Posted by New York Magazine Last week, I wrote about a solar system painting by artist and astronomer Richard Leland and a poster art project that I’ve created.
In this week’s installment, I’ll share the process I used to create these two pieces, and share how I hope they inspire students in their next solar system exploration.1.
Identify Your Subject Area1.1 I chose this solar system illustration as a way to focus on the planets, because it was my favorite to draw, and because it has a clear, concise narrative.
It has the planets at the center and their moons, the planets in the background, and their stars.
I love that these two planets, Venus and Mars, are connected to each other.
The Sun is at the left, and the planets are at the right.2.
Identifying the Sun’s Direction2.2 I chose to draw the Sun at the same angle from Earth as I did the planets.
Because Venus and Earth are closest to each another, and they’re the only planets in our solar system that don’t rotate around their suns, the Sun must be pointing towards us.
The planet Venus is in the center, and its moons are at right angles to the Sun.
Because the planets rotate, the Earth is always pointing towards the Sun, but its sunspot, which is located at the upper right corner of the image, moves away from Earth.3.
Building a Sunspot for the Sun3.1 To create the Sunspot, I drew a single line from the Earth to the point of the Sun on the map.
I then used a pen to draw a rectangle of the shape of the line.
The sunspot was created using the same method.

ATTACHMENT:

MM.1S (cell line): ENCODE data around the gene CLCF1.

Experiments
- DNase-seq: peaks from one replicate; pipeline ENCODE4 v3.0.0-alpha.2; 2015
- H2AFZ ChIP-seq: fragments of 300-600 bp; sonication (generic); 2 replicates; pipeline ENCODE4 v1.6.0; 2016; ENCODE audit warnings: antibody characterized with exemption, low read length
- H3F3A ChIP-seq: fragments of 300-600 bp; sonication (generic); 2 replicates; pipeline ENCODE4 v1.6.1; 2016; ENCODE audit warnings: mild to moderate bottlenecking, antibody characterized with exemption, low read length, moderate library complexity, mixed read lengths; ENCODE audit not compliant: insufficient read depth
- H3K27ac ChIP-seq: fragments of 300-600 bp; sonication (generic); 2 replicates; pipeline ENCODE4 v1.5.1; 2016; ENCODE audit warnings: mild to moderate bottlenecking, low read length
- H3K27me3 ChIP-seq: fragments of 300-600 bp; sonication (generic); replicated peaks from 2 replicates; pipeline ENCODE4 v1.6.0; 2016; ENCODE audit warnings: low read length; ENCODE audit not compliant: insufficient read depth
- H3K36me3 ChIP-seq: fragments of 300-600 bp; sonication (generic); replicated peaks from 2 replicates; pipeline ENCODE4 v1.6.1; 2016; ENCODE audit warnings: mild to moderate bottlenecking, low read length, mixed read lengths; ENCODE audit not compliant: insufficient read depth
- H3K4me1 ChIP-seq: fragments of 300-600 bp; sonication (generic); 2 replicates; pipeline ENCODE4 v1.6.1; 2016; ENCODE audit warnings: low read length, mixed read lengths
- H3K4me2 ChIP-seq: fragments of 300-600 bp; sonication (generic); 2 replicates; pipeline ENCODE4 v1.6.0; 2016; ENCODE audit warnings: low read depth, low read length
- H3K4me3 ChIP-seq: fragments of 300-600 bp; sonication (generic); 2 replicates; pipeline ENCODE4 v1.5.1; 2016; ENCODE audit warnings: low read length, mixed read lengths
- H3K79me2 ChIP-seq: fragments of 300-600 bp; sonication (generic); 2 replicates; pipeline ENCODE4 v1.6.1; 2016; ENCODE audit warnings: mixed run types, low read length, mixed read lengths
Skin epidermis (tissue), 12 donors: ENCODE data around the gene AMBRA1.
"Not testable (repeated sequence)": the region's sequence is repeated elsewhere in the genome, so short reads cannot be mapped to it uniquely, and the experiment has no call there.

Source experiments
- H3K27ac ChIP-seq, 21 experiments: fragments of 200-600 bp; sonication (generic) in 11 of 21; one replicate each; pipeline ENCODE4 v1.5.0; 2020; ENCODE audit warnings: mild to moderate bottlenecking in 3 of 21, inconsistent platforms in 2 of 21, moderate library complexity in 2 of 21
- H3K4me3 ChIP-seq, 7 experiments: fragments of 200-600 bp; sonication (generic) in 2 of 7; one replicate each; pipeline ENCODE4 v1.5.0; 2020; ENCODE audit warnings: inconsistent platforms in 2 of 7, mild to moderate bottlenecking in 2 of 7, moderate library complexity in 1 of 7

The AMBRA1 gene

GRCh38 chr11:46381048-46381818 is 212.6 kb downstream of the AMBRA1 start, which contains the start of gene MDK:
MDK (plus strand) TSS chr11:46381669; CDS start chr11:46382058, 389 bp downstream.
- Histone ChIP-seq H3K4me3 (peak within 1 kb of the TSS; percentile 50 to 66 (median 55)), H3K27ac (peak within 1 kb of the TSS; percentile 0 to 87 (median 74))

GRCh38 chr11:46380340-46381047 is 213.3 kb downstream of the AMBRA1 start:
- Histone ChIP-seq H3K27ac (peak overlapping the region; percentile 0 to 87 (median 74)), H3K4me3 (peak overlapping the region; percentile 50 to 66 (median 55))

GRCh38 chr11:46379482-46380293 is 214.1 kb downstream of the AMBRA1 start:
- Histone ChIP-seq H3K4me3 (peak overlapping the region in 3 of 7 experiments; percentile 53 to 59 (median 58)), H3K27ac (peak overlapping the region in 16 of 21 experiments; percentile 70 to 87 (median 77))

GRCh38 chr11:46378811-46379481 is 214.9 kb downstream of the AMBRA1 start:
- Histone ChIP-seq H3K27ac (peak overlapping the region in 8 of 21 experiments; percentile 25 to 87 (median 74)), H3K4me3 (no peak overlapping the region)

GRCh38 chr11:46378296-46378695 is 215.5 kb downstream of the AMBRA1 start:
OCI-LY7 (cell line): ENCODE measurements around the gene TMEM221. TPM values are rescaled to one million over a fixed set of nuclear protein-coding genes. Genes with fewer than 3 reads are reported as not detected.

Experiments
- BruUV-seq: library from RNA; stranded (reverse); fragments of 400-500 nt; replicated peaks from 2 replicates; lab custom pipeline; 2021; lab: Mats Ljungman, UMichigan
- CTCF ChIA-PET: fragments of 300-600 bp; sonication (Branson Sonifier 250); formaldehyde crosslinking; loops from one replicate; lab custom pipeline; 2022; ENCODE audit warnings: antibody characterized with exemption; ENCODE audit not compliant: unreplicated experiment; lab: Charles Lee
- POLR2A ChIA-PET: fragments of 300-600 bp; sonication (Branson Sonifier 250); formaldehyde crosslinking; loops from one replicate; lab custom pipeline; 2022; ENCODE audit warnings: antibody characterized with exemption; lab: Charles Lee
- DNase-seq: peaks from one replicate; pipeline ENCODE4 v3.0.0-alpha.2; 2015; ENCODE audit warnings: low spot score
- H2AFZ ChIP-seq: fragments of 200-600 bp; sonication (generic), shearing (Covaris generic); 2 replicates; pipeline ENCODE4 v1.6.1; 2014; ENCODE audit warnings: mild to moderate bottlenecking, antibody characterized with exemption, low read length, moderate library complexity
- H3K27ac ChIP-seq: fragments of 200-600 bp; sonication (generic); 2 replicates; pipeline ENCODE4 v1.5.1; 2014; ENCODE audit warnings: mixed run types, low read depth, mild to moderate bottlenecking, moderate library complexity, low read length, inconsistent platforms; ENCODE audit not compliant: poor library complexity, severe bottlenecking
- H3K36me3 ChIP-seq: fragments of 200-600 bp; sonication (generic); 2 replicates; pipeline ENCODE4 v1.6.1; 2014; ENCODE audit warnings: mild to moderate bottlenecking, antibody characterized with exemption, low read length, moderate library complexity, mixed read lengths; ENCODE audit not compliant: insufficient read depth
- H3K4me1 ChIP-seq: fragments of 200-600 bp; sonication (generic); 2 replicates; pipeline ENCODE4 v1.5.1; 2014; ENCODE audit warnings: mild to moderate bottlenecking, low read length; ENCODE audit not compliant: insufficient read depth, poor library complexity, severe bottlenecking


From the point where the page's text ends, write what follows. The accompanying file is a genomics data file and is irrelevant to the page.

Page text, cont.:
The rectangle was then used to outline the shape that would be drawn on the sunspot with a pen.
I drew lines between the lines to create the shape, and then the lines were then painted over the shape.4.
Drawing the Sun for a Sunspots Poster5.1 Next, I traced the outline of the sunspots, using my dotting tool, and placed the dot on the line that would outline the Sunspot.
I used the dot to mark the sun’s position.
Using the dot tool, I used an oval to mark an oval shape.5.2 Using the same dot tool that I used for the sunmark, I added lines to the shape to create a sunspot.
I filled in the suns oval shape with a solid color.
I also created a shape in the shape with an ellipse, then drew the ellipsoid line to the right of the ellipsis.
The ellipsis was drawn using the dot, pencil, and dot pen tool.6.
Using my dot tool again, I placed the elliptic line to mark a line.
Using this line, I made a line that intersected the ellippic line.
I made the ellippedes lines, with the ellisps line as the top point, and filled in a line of the same color, with a dot to the left.7.
Using a pen and a pencil, I cut out a line with a hole.
Using your ruler, mark the hole with a pencil and mark the center point of your dot, then use a pencil to mark and fill in the dot with a fill color.8.
Using an ellipsum to create an ellid line with the dot and fill color, I filled the ellid lines with a light gray color.
Using white and black to highlight the ellipedes, I then filled in their outline with a gray color, and used the same line to outline them.9.
I did this process for every planet in my solar system, so I used a single pencil and a ruler to mark each planet’s ellipses and dot lines.
For each planet, I created the ellipees and dots using the ellipes line as my starting point, then used the ellices line as a guide for my drawing.10.
I created a dot with the line from each planet.
For Venus, I marked the dot by drawing a line from its center point to its right side, using the pen to trace the outline, then I drew the dot from the ellicis line as it was drawing.
I traced Venus’ ellipse line from right to left, using a pen as a reference point.
I added the dot line to Venus’ dot line.11.
I placed each dot line on the ellids lines, and drew a line to each dot.
I cut a dot from each dot and drew it onto the elligis line, and traced the line of dots that would form the ellides outline.12.
Using two dot lines, I constructed the ellice lines, using each